It's a total cartoon, and I am more asking if they are similar, or what is the strong difference. I have only read the abstract and a little ways into the OP paper. But I'm immediately confused as to why it seems so similar to what I was just trying to read, and whether or not they really are decomposing nearly the exact same problem, in very similar terms, but slightly different angles, or whether they are completely unaware of one another, and genuinely very disconnected (which would be really confusing).

    In general so much of the Quantum Gravity (LQG, MERA and the like) sounds so similar and related... to me. I'm sure partly because I am flying over it a very very high altitude. I can imagine that to you all they manifest highly specific and clear contrasts...

    Section I of Haggard et al re Jacobson.

    (i) [itex]T=\frac { ha }{ 2\pi }[/itex] for an observer with acceleration [itex]a[/itex]

    (ii) there is a universal entropy density [itex]\alpha ={ 1 }/{ 4\hbar G }[/itex] associated to any causal horizon in a locally Minkowski patch of spacetime, giving an entropy

    [itex]S=\frac { A }{ 4\hbar G }[/itex] for a horizon of Area A;

    and a local entropy relation

    [itex]\delta S=\frac { \delta E }{ T } [/itex]

    holds where [itex]\delta E[/itex] is an energy exchange

    ...By interpreting [itex]\delta E[/itex] as the energy of matter flowing across the local Rindler Horiszon of an accelerated observer, and matching the variation of the area with the focusing effect of spacetime curvature, Jacobson was able to show that if the three equations above hold for any local frame, then Enstein's equations follow"

    "... The alternative interpretation, which we develop... is based on the fact that the gravitational field has quantum properties. The microscopic degrees of freedom are those of the quantum gravitational field, and the Einstein equations express only the classical limit of the dynamics. The entropy across the horizon measures the entanglement between adjacent spacetime regions. It's finiteness is evidence for the quantization of the gravitational field:"

    Blah blah,

    Then they drill in on the Energy-Geometry relation, made possible by the Minkowski Unruh relation and the assumption of universal and finite entropy per unit Area

    "...leads to the fundamental relation

    [itex]\delta E=\frac { a\hbar }{ 2\pi } \alpha \delta A[/itex] (30)

    ... derived by Frodden-Gosh-Perez in a different context as a consequence of the Einstein equations...

    [itex]\delta E=\frac { a }{ 8\pi G } \delta A[/itex] (31)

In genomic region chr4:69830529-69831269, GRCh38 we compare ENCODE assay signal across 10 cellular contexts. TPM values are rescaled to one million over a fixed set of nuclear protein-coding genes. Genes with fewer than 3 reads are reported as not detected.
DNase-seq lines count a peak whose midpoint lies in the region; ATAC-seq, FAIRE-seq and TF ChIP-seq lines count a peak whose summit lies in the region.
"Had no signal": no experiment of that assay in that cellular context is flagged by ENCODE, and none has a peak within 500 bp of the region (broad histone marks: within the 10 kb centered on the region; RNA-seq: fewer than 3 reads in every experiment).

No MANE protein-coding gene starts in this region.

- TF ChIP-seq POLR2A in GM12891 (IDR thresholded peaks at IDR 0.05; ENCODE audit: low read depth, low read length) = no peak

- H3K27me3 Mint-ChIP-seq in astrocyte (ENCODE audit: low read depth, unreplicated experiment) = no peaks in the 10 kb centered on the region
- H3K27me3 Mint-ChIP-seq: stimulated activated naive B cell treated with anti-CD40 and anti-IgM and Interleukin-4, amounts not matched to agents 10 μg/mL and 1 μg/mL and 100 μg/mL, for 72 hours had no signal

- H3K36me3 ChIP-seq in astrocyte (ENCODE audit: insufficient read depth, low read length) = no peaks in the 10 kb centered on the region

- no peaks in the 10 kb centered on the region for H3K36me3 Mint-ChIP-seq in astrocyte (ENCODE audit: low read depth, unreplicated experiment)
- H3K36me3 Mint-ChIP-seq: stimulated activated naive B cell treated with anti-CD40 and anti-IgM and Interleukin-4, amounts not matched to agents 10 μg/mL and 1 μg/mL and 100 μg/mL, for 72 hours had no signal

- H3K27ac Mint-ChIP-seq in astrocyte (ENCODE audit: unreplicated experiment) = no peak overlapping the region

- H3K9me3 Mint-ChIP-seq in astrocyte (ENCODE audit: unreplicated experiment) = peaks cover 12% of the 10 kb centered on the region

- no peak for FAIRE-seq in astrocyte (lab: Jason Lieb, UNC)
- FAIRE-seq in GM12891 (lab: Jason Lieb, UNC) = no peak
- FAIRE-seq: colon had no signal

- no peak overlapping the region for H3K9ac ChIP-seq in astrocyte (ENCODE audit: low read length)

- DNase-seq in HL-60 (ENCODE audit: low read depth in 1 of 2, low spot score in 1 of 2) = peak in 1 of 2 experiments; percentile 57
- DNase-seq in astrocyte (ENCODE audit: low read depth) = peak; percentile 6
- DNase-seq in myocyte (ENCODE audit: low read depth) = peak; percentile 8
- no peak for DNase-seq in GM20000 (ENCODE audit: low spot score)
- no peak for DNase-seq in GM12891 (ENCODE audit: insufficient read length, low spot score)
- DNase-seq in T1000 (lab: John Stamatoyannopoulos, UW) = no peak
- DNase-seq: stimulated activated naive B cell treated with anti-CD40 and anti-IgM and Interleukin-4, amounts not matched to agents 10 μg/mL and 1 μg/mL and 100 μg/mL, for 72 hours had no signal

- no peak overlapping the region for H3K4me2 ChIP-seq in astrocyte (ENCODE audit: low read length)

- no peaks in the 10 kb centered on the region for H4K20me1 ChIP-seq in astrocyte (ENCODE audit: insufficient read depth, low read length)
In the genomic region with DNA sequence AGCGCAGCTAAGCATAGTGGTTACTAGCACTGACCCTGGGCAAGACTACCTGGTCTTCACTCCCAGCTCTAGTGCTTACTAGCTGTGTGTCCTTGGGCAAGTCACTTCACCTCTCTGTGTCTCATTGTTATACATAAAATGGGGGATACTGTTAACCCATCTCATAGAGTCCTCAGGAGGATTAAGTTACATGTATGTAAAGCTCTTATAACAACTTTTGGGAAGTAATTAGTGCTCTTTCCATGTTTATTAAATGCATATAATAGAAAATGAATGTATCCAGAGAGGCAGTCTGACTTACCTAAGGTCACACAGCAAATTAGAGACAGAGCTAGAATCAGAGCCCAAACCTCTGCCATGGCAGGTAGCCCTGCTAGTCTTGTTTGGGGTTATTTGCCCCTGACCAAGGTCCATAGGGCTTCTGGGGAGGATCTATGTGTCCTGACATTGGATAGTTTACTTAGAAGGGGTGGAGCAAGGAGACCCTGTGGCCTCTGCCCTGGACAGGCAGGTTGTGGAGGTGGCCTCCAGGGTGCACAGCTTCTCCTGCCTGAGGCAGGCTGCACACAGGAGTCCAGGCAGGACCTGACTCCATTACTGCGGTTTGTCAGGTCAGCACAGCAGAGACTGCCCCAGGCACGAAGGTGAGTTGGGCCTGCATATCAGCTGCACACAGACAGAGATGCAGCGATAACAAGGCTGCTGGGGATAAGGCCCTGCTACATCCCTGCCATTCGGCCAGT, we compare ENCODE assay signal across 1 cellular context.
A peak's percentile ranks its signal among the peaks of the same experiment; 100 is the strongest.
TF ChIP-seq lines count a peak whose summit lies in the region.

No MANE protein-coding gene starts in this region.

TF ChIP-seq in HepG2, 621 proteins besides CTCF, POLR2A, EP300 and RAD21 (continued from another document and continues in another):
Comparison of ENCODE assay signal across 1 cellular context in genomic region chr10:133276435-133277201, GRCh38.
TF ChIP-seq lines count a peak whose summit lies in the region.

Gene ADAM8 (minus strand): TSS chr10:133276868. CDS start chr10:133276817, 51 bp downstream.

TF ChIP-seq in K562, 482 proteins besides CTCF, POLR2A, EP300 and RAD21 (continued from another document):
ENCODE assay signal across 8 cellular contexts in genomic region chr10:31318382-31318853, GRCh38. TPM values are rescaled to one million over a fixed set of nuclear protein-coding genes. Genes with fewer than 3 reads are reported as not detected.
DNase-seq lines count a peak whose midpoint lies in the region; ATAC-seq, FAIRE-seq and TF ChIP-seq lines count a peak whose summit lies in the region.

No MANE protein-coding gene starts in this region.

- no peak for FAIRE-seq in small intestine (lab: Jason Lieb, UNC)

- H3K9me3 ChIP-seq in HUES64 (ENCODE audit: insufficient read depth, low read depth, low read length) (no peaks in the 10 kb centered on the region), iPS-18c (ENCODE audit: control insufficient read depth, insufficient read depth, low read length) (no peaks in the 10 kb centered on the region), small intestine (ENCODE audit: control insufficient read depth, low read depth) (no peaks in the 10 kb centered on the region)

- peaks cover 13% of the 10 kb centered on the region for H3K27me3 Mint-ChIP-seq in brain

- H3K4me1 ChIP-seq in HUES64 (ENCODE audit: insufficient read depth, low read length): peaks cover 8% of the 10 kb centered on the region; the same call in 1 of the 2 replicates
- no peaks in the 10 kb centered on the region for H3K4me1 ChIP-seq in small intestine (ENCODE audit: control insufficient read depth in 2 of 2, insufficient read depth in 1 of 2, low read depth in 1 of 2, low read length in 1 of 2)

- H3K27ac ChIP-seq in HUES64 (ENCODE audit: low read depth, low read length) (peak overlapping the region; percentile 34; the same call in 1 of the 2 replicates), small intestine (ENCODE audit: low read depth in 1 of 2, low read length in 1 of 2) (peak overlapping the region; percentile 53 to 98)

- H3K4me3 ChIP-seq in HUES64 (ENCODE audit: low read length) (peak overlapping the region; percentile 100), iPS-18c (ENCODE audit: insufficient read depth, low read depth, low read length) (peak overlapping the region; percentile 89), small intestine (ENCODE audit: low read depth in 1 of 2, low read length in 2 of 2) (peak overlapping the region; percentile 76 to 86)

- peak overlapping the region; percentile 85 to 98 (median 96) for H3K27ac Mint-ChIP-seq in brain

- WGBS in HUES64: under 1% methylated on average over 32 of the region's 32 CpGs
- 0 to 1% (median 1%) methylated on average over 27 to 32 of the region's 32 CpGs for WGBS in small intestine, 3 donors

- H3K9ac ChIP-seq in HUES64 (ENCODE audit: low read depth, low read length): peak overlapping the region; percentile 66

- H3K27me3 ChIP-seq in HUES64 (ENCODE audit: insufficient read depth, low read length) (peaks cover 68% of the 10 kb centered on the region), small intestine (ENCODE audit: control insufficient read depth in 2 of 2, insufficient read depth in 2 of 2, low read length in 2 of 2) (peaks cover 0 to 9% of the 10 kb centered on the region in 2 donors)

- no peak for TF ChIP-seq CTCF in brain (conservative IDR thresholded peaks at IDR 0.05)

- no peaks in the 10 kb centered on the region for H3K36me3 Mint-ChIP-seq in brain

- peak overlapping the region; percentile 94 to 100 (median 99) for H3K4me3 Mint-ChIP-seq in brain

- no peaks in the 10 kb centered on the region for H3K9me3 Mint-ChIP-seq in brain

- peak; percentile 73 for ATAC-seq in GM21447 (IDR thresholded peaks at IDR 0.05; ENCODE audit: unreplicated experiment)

... Thus what Jacobson has shown in his derivation is that not only a consequence of Einsteins equations, but also is a sufficient condition for Einstein's equations to hold. If we assume the validity of 31 in any frame then Einstein's equations follow. In this sense Einsteins equations are encoded in the proportionality between the classical variation of energy and horizon area, as measured by a uniformly accelerating observer."

    Then they do a whole batch of acrobatics showing how Jacobson's result can be derived from an assumption LGQ as a spin network... section VI.

    "Let us see how Jacobson's result emerges from this framework... In loop gravity, quantum states of the geometry are described by SU(2) spin networks. Let us consider here for simplicity a single link of the spin network. The corresponding quantum state is a function [itex]\psi (U)[/itex] on SU(2) and U is classically interpreted as the open path holonomy of the gravitational Ashtekar connection along the link...."

    There is a lot of QM stuff that seems to crescendo with eq 46.

    "[itex]\left< { K }_{ f }^{ z } \right> =\frac { \left< { A }_{ f }^{ z } \right> }{ 8\pi G\hbar } [/itex]

    ... where [itex]{ K }_{ f }^{ z }[/itex] is the boost dual to the facet surface. This relation gives imediately equation (31), which is the basis of the second part of Jacobson's argument. From this relation we can obtain Einstein's equations. Notice that this is a relation between the area of a space like surface (say in the [itex]x-y[/itex] plane) and the boost hamiltonian (in the dual [itex]t-z[/itex] plane). As first observed by Smolin, this is a direct way of deriving Einstein's equations from the covariant loop quantum dynamics"

    They then define the "Hadamard States" which is what I am trying to get even a slight handle on, and connect them back to the "Area Entropy" relation part of Jacobson's original postulates (i-iii).

    Not to regurgitate the content of the paper un-related to the OP, but doesn't all of that sound pretty similar to the abstract....
    Maybe I'm really just checking to see, are these folks all just using slightly different recipes to make meatloaf. No offense intended. I love meatloaf, and never make it the same way twice myself. I'm just trying to understand the activity on the landscape, whether it's is highly overlapping or if I'm missing the huge differences.

    The difference between the approaches seems to be mostly about the degree of discreteness discussed... is that the big difference?

    Last edited: May 22, 2015
  14. May 22, 2015 #13


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    Hmm yes I kinda see what you mean. The gist of Haggard et al. though, as I read it, is to show that the entropy in Jacobson's relation can be read as entanglement entropy, which sheds a new light on that relation. I haven't read the holonomy paper beyond the abstract so the link isn't obvious to me, beyond the fact that as explained by others what they do is closely related to LQG, and Haggard et al. work out the entropy relation in detail in the context of LQG too - but there may well be a closer link, hard to say given that the holonomy paper is way over my head:)